Shape and Structure – Dale Tunnicliffe

Still working with Dale Tunnicliffe’s Talking and Doing Science in the Early Years: A practical guide for ages 2-7. … According to her:

“All things have a shape, sometimes as a result of the material from which they are made. Shapes are everywhere: the bricks or other materials that construct buildings, shapes of the structures in bridges, packing materials, furniture, transport. some shapes such as triangles and circular items are much stronger than other shapes. Children can investigate shapes with everyday items and materials, constructing new shapes and using already made ones. They can use different materials; some materials can change shape and some have different strengths when arranged in different ways, for example a tube made out of a piece of flat paper. Early years children need first-hand experience of playing at science and engineering using a variety of shapes constructed from a range of materials.” (p.105)

Under the heading of structures, Dale Tunnicliffe highlights the following ‘Big idea’: “All things have shape. Some things have their own shape; others, like liquids, take the shape of the container in which they are constrained.” (p.105)

She also points to the following ‘Key words’: “shape, structure, materials, load, dimensional, stable, base, force, pliant, triangles, squares, circles, spheres, ellipses, hexagons, rectangles, polygons, pentagons, hollow, solid, three-dimensional, two-dimensional.” (p.105)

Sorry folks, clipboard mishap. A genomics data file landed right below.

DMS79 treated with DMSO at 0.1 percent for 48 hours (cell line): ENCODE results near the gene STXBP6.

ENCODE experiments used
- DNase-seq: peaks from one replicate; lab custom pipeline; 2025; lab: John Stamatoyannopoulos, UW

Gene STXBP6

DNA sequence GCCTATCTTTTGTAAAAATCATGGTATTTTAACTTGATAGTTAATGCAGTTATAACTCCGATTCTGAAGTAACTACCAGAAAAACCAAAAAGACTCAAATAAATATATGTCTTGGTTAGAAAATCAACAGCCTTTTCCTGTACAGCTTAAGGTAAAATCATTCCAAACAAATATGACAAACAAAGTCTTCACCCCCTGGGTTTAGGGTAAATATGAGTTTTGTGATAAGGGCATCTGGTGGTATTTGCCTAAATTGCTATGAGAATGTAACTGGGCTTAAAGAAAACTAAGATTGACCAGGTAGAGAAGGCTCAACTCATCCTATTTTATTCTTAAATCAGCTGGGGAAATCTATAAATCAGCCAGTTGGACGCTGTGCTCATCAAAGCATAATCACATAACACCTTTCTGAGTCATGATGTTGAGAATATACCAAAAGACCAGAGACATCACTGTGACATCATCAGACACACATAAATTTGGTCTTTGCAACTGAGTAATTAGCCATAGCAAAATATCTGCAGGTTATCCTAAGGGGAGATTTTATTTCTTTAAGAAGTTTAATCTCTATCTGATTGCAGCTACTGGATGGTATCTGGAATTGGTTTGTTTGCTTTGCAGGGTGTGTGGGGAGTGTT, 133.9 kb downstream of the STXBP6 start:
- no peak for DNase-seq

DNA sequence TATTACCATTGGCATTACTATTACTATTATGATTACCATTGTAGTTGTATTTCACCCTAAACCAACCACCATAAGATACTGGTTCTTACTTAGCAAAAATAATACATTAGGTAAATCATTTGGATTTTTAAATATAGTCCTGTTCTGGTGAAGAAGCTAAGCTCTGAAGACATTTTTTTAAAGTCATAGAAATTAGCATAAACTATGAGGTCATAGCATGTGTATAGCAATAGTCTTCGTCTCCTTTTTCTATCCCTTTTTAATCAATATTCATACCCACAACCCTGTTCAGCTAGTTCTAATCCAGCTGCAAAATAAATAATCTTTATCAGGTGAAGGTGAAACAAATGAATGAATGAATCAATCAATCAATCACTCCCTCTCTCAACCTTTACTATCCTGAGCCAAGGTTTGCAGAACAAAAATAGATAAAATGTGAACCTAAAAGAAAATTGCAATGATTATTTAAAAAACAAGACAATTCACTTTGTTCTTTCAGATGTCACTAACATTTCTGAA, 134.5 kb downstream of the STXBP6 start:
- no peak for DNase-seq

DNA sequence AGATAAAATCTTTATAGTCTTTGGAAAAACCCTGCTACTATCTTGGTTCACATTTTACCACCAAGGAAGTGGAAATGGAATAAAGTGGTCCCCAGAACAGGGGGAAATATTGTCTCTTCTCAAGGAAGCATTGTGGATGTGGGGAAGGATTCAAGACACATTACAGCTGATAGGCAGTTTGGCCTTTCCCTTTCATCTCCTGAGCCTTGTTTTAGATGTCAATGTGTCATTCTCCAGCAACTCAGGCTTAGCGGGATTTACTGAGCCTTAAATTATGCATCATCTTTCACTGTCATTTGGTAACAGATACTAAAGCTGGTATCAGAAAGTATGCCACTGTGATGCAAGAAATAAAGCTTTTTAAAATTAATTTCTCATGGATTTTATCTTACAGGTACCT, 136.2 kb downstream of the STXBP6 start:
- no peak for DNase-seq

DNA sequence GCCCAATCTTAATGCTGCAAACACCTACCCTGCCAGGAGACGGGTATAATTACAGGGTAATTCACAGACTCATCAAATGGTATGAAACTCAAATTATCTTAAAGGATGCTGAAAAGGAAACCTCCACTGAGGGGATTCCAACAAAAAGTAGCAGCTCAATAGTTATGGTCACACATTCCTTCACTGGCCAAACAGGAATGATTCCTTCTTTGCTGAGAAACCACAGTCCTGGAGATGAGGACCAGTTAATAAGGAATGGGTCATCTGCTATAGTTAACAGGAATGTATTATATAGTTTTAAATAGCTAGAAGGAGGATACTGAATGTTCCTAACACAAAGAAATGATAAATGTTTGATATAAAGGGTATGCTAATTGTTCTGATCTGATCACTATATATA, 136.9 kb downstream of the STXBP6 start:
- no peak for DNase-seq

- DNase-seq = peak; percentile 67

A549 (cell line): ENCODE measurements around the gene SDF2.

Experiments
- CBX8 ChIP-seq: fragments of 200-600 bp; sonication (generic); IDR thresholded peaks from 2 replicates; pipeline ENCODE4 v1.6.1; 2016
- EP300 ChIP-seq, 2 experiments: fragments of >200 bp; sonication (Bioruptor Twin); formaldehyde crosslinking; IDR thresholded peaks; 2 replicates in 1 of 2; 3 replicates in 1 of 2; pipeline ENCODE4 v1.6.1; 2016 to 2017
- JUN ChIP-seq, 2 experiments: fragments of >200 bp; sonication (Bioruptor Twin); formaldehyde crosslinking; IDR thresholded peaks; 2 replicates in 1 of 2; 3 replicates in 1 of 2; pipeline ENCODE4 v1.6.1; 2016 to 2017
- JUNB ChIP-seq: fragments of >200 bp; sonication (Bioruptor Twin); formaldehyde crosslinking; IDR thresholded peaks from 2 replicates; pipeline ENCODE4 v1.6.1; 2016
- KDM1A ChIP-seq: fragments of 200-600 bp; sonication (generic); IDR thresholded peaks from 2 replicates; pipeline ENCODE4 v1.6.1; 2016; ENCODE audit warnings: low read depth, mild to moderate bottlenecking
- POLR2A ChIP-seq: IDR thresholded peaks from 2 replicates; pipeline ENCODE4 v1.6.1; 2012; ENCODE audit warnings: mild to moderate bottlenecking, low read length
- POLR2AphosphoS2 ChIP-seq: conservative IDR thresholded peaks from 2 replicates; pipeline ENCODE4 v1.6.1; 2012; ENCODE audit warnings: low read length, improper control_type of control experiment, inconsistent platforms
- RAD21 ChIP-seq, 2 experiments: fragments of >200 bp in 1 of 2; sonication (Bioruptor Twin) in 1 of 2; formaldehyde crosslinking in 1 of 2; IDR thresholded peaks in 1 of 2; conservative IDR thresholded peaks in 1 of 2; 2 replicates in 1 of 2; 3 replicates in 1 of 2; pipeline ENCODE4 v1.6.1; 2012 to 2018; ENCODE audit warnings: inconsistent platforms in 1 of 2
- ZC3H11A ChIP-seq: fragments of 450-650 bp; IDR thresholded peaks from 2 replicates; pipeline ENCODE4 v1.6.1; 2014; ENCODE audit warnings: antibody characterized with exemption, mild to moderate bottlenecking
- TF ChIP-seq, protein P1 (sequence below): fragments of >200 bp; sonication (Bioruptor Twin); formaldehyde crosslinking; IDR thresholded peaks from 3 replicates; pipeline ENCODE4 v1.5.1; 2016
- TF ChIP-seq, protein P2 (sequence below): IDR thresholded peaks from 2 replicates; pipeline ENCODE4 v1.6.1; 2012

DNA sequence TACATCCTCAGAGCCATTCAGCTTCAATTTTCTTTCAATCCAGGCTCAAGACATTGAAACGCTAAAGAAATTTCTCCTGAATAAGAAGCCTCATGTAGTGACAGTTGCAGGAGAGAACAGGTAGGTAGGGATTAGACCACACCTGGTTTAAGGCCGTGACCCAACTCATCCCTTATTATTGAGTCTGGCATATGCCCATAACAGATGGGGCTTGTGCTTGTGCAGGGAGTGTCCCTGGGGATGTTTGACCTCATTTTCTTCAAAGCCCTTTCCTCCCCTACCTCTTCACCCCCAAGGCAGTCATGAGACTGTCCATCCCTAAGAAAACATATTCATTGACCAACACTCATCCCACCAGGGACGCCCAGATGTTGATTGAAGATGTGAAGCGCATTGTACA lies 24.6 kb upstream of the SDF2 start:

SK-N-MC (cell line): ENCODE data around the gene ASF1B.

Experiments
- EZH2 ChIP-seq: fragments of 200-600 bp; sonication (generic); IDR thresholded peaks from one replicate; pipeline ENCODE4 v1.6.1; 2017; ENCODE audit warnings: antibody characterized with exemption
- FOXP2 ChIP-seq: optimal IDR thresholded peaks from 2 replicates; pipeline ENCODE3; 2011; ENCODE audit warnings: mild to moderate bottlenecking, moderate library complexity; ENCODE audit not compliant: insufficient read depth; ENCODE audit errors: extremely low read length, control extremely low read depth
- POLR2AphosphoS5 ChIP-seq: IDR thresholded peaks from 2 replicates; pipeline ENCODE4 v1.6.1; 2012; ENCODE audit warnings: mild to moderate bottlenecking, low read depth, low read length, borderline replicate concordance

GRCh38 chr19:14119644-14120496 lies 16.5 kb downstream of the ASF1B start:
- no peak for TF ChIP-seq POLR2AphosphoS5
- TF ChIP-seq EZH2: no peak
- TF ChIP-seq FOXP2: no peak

There are shapes everywhere, all used in our everyday lives. Some shapes, such as triangles and circular items, are much stronger than other shapes.” (p.106) In this section, Dale Tunnicliffe focuses on shape in a rather physical manner – suitable to her discussion of science! – but I couldn’t help thinking of the ways that our knowledge of shape ‘shapes’ our thinking – thinking of time in a linear or spiral sense, for example, or how we talk about ‘thinking outside the box’… just a sideline

I like that she asks: “Why do different objects have different shapes? Consider toy cars and lorries. Look at model aeroplanes. What features do these models of transport vehicles share? What is different, and why? Do objects used for the same purposes always share the same features? Look at things that you can sit on. How many different things are there that can do the same kind of job? How are they the same? How are they different?” (p.113)

Ref: (emphases in blue bold, mine) Sue Dale Tunnicliffe (2013) Talking and Doing Science in the Early Years: A practical guide for ages 2-7. Routledge: Oxon and New York.

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About backyardbooks

This blog is a kind of electronic storage locker for ideas and quotes that inform my research... literary research into fiction for young adults (with a special focus on New Zealand fiction). Kiwis are producing amazing literature for younger readers, but it isn't getting the academic appreciation it deserves. I hope readers of this blog can make use of the material I gather and share by way of promoting our fiction. Cheers!
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